Actors, Part Two
Actors Guild Awards Sunday was much like all other such
events. Performers blew kisses at fans, thanked everyone
in their lives, and there was abundant arrogant humility.
There was, however, a major difference, a new element
at play. An honorable word, "actress," was in
effect banished, and the axiom never to use two words
when one will do was thrust aside. For two words, "actor"
and "actress," four were substituted, "male
actor" and "female actor." This was a victory
of sorts in a years-long campaign waged by several actresses
to neuter their special designation, the main rationale
being that doing so will bring about very just equality
in pay and employment in admittedly male-oriented Hollywood.
Some of us, including myself,
who have consistently supported women's rights and have
written extensively about unfairness in that area may
rue the dour development and view it as a confusion of
where equality lies. Paradoxically, the attempt to erase
gender identification creates an opposite effect. The
totally gender-identifying word, "female," appended,
emphasizes gender much more than the suffix "-ess."
Even more self-defeating
is the implication that the male appellation is superior
to the female appellation. If that is not a conclusion
to be drawn, why not seek equality by extending the female
form--actress--to actors? That would blur gender as effectively
as the current choice, and assert the prominence of the
female-designating noun; e.g., actress Woody Allen, actress
Sylvestre Stallone, et al. The plural, "actors,"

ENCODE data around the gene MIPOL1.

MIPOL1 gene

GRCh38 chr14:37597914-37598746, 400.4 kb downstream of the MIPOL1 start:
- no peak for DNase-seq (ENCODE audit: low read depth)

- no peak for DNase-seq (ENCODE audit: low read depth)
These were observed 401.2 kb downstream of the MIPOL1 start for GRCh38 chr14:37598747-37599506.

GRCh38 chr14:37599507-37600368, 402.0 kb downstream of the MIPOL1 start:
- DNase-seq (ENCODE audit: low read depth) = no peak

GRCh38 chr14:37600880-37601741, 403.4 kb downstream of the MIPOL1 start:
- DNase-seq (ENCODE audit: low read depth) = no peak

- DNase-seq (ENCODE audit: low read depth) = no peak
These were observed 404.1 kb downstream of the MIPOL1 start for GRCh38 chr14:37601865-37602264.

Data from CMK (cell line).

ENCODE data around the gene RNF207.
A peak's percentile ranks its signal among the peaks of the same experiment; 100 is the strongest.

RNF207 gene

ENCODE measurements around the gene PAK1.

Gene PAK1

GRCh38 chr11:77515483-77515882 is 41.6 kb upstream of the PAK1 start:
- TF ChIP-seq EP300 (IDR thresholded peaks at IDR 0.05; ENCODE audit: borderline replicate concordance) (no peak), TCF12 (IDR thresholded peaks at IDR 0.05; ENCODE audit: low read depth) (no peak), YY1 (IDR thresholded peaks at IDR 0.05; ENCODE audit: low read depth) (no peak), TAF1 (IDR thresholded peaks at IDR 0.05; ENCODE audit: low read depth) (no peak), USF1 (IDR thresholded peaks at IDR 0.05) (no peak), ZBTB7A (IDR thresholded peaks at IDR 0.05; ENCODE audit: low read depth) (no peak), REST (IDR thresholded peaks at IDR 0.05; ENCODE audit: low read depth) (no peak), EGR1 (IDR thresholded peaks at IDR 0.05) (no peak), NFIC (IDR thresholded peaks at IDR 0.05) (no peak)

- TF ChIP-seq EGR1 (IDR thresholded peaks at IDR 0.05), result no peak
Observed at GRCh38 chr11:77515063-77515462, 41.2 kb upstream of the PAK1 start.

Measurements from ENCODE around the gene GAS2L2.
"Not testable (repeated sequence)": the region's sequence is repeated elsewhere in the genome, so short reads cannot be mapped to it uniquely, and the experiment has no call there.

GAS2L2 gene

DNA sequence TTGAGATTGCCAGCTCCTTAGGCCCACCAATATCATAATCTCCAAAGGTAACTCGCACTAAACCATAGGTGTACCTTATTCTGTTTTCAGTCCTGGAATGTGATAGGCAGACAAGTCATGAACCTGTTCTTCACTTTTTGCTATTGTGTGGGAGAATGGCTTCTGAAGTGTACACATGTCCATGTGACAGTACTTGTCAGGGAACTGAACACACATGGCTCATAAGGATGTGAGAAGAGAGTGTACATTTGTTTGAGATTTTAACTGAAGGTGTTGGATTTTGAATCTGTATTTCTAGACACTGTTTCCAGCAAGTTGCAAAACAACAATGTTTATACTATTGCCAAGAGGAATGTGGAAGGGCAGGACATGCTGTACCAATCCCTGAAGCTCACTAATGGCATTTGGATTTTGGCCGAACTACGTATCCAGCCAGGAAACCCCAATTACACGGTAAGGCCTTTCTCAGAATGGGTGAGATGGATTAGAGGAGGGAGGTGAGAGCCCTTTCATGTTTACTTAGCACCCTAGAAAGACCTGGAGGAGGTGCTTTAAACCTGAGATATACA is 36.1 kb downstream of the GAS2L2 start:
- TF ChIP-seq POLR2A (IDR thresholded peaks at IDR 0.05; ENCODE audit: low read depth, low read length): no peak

has always designated both males and females, without
The word actress has a long
and dignified history. Sarah Bernhardt, Elenora Duse,
Victoria Fabrigas, Garbo, Maria Felix--all were proud
actresses and are celebrated as such. Shall history be
revised and that formidable cadre of actresses now be
labeled female-actors? Female actor Sarah Bernhardt! I
imagine each of those grand legendary actresses, stiffening
their proud backs in resistance like affronted queens--not
Shall we now refer to female
princes and male princes? Female kings and male kings?
The Spanish, French, Italian languages award gender even
to sexless objects. The sturdy rock is "la roca,"
the female form, the flickering earring is "el arete,"
the male form. Note this spectacular assault on sexism:
The male organ in Spanish is honored with a feminine designation,
whereas a woman's breasts carry a masculine identification.
As a gay man, I am no stranger
to similar confusions that occur in the area of fighting
prejudice through semantics. Although I now use it, I
am not comfortable with the word "gay," originally
a reference to loose women. Christopher Isherwood once
said that the pluralization--"gays"--made us
sound like bliss ninnies. Still, it is now the word of
choice among homosexual men. Then there came an even more
odious word, "queer." Formerly a word of oppression,
the language of gay-bashers, it was quickly and eagerly
seized even by dippy academics who converted into yet
another undecipherable "theory."
Queer theory! The rationale?
Defuse the word of its scurrilous meaning, arrogate it,
convert it. How about embracing other hateful words in
order to defuse them and turn them into arcane "theories"?--denigrating
names for women, for Jews, for African-Americans. Would
that strip them of their dangerous power? I envy lesbians
their superb appellation, with literary and historical
resonance--and now, exotic popularity in a popular television
The issue among actresses
today in choosing to be known as "actors" is,
I understand, the matter of equal pay, opportunity, non-discrimination
based on gender. Great. But how does the reference "female
actor" erase gender? With few exceptions, names themselves
reveal gender; e.g., Jane and Jerry. Female actor Jane.
Male actor Jerry.
The struggle for equality
for women in all endeavors is a noble one to be upheld
and championed. But even noble struggles may diverge into
well-meaning but self-defeating directions.
Los Angeles, California
to read John Rechy's earlier thoughts on
this issue in his 2005 essay, "Political
Incorrectness: Female Actors and Trojans."
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Original material by John Rechy appears
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